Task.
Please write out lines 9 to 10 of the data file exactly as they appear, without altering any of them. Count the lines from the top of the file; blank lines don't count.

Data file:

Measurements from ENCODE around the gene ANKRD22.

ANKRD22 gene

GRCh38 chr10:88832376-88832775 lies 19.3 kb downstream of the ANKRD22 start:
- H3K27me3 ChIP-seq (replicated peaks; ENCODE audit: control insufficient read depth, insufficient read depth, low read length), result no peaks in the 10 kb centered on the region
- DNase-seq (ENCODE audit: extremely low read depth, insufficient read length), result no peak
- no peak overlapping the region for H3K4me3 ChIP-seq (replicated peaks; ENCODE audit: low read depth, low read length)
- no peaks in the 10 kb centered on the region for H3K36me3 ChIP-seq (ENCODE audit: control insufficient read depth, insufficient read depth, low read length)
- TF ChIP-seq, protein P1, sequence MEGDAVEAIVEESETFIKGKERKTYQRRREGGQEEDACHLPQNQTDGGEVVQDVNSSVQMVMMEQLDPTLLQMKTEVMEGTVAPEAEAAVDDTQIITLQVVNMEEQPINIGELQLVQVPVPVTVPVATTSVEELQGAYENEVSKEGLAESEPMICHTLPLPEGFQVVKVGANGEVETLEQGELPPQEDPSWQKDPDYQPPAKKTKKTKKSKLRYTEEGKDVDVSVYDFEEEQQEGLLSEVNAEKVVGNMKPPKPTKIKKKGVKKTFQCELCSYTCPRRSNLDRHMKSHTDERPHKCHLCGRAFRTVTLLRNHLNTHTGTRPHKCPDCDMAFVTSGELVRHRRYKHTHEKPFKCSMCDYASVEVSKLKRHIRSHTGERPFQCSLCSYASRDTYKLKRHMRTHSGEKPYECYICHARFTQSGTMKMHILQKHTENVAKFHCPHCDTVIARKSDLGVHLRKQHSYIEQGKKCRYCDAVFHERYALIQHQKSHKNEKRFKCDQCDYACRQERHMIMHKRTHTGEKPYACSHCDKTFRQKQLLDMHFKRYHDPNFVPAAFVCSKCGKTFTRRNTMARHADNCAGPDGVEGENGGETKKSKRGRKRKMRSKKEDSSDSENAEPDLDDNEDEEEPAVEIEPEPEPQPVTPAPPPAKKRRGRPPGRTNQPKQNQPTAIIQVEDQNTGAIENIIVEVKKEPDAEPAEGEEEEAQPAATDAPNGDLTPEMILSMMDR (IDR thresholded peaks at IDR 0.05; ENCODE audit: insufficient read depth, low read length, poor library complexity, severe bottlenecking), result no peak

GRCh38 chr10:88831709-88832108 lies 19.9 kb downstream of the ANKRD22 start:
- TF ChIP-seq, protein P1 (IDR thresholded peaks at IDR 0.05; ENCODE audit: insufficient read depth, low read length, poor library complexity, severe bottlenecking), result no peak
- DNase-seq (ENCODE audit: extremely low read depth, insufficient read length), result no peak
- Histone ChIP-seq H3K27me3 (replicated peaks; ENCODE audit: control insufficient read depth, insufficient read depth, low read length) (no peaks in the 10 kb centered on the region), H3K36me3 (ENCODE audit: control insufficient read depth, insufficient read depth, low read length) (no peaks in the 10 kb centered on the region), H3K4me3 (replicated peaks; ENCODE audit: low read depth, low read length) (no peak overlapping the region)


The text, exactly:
GRCh38 chr10:88831709-88832108 lies 19.9 kb downstream of the ANKRD22 start:
- TF ChIP-seq, protein P1 (IDR thresholded peaks at IDR 0.05; ENCODE audit: insufficient read depth, low read length, poor library complexity, severe bottlenecking), result no peak